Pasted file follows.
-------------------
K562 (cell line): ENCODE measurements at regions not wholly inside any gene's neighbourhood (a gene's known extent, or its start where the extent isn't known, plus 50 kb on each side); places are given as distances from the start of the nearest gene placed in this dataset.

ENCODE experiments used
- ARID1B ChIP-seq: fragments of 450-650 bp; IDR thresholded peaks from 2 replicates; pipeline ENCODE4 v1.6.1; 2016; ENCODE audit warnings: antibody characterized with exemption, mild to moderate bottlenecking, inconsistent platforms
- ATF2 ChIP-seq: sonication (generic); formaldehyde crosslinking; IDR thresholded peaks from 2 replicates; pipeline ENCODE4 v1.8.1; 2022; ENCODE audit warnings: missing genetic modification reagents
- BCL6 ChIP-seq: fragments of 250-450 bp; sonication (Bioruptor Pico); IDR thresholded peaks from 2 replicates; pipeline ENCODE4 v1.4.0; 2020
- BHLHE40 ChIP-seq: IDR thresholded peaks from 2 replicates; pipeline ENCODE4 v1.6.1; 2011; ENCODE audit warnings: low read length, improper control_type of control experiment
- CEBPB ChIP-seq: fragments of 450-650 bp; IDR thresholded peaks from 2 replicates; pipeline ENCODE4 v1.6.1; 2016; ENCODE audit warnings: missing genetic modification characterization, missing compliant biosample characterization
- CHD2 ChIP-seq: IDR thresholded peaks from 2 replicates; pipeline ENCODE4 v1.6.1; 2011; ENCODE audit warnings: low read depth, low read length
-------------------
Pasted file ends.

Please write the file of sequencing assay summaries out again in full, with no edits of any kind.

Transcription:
K562 (cell line): ENCODE measurements at regions not wholly inside any gene's neighbourhood (a gene's known extent, or its start where the extent isn't known, plus 50 kb on each side); places are given as distances from the start of the nearest gene placed in this dataset.

ENCODE experiments used
- ARID1B ChIP-seq: fragments of 450-650 bp; IDR thresholded peaks from 2 replicates; pipeline ENCODE4 v1.6.1; 2016; ENCODE audit warnings: antibody characterized with exemption, mild to moderate bottlenecking, inconsistent platforms
- ATF2 ChIP-seq: sonication (generic); formaldehyde crosslinking; IDR thresholded peaks from 2 replicates; pipeline ENCODE4 v1.8.1; 2022; ENCODE audit warnings: missing genetic modification reagents
- BCL6 ChIP-seq: fragments of 250-450 bp; sonication (Bioruptor Pico); IDR thresholded peaks from 2 replicates; pipeline ENCODE4 v1.4.0; 2020
- BHLHE40 ChIP-seq: IDR thresholded peaks from 2 replicates; pipeline ENCODE4 v1.6.1; 2011; ENCODE audit warnings: low read length, improper control_type of control experiment
- CEBPB ChIP-seq: fragments of 450-650 bp; IDR thresholded peaks from 2 replicates; pipeline ENCODE4 v1.6.1; 2016; ENCODE audit warnings: missing genetic modification characterization, missing compliant biosample characterization
- CHD2 ChIP-seq: IDR thresholded peaks from 2 replicates; pipeline ENCODE4 v1.6.1; 2011; ENCODE audit warnings: low read depth, low read length